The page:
I don't have too much to say. Honestly, I just wanted a reason to use that title.
Anyway, for those of you who know and those who don't, I am about to spend my third night in a clinic in Kathmandu. On Thursday, I got pretty sick. On Friday, I got sicker. And on Saturday, I showed up here, expecting to maybe spend a night hooked up to an IV line. But the world doesn't always work in expected ways, and I haven't left this room since I entered it.
I was lucky to have a roommate for the first few hours: a 57 year-old Alaskan woman who got airlifted off of Everest. No big deal. When she was discharged, Elsie visited me from across the hall, dragging her IV rack behind her. We Fulbrighters are a hearty sort.
Between that, a visit from the Fulbright director, and many Skype calls, I have not been at a lack for love. Still, one cannot help but get a wee bit lonely while bedbound in a country 7500 miles away from almost everyone you love. I'm on the mend though, and compared tmany, I could have been much, much sicker. It is hard that this came exactly at the halfway point of my time here, during the holiday season when I want nothing more than to be home with my family and friends and poodles and Christmas tree.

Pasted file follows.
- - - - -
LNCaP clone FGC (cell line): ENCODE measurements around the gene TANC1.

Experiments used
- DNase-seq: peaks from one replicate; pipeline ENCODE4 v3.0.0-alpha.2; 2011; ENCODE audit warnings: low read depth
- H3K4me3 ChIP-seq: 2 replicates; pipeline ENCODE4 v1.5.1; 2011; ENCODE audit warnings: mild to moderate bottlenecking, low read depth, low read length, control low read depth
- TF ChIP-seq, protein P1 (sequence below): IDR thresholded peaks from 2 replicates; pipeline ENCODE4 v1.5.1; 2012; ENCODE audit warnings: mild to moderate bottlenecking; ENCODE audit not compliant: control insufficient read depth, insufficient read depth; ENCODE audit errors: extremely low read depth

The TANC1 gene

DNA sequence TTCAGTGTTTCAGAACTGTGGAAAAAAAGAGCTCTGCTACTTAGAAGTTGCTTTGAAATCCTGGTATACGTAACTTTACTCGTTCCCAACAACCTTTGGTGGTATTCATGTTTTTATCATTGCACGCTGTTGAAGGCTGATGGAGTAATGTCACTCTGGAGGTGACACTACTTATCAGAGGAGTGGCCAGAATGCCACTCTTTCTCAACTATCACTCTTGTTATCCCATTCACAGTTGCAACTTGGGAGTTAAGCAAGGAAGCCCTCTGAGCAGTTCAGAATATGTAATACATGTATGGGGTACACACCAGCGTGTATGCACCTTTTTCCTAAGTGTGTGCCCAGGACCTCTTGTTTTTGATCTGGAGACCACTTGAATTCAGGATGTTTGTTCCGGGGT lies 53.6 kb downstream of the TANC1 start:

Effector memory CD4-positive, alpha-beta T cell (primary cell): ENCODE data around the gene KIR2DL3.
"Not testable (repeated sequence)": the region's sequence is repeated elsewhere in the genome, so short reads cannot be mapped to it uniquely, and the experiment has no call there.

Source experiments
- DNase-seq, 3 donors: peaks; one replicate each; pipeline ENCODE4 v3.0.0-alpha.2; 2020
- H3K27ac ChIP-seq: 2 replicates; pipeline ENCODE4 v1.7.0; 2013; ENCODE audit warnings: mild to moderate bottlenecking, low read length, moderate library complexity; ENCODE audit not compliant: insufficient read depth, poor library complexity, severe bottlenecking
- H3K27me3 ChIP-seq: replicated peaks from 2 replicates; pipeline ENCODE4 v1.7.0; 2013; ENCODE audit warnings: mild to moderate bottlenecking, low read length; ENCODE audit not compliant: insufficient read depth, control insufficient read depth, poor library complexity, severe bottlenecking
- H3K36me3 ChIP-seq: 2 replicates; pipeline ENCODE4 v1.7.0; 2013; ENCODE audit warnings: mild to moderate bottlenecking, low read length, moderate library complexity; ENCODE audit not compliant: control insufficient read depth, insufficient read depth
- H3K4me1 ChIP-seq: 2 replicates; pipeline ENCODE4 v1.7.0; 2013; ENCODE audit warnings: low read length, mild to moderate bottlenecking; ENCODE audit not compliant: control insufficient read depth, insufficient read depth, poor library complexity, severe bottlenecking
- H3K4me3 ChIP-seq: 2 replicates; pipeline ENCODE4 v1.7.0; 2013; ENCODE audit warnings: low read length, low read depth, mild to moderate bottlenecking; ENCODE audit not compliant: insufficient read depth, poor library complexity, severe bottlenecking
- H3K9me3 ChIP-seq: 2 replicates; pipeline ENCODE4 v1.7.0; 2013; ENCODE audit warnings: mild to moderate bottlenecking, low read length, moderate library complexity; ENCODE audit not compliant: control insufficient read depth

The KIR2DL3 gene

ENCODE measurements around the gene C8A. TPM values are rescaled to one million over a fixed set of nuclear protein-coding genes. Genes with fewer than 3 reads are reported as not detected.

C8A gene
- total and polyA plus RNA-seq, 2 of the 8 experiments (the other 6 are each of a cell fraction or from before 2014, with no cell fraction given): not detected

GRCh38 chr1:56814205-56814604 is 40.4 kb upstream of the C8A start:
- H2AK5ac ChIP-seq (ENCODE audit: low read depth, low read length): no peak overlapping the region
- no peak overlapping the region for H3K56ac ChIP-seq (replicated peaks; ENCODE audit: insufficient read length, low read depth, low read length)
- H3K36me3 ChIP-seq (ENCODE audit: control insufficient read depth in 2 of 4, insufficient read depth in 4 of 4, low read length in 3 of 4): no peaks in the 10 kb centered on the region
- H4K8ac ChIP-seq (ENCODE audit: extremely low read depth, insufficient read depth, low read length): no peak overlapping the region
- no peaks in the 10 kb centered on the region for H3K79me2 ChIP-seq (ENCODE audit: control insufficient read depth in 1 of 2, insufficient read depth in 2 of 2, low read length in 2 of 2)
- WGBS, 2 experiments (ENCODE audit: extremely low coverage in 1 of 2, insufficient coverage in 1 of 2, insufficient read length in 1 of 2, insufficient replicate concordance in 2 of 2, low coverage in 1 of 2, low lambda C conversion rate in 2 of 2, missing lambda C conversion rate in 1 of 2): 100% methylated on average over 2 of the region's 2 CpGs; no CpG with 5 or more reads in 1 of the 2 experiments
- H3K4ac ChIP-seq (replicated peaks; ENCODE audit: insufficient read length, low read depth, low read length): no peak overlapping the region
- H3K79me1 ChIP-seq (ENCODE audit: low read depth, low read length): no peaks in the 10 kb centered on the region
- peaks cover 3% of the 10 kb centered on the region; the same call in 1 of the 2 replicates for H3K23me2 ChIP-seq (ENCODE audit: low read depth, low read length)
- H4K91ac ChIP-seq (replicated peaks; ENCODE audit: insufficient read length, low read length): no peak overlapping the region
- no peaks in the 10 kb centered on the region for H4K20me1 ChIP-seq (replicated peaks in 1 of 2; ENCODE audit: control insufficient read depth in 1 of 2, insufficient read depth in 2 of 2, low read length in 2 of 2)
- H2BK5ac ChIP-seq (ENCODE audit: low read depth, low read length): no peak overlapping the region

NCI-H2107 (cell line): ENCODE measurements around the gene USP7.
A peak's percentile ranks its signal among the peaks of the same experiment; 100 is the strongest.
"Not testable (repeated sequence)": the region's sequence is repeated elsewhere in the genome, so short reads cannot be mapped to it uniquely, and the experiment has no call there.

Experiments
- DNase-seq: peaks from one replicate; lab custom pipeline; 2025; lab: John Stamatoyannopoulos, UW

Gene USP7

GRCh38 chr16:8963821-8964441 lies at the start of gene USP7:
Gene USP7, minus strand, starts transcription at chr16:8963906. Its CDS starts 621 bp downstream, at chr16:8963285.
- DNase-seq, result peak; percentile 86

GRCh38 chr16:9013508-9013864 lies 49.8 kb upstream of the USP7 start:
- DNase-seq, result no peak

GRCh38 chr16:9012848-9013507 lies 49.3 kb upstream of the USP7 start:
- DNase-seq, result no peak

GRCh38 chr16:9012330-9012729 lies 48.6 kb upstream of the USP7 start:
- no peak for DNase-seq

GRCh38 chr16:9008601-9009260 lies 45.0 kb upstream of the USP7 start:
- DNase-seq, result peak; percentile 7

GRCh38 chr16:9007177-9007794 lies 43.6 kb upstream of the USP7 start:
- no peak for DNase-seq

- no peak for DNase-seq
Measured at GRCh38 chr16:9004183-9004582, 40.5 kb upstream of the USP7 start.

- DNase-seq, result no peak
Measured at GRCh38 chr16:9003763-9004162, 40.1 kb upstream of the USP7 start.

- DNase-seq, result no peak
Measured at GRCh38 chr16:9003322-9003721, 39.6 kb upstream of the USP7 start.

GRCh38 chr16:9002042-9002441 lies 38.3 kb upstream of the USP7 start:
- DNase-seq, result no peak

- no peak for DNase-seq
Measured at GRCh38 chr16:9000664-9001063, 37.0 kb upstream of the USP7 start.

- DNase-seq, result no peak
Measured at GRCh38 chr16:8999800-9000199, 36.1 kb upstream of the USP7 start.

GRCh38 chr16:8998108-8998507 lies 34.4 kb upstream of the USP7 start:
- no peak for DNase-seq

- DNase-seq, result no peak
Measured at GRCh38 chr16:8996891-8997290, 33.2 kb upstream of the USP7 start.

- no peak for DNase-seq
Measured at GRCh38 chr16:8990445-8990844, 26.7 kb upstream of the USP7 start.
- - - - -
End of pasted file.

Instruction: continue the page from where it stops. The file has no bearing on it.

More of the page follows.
But when I think about my students, and how distressed they are when I miss even a single day of school, I know I could never leave unless dire necessity - or the end of my grant - pulls me back to America.
So yeah. Here's hoping I get to go home tomorrow. And maybe even bathe, before I turn as grey as the Game of Thrones cast (the only proper way to be entertained in the hospital).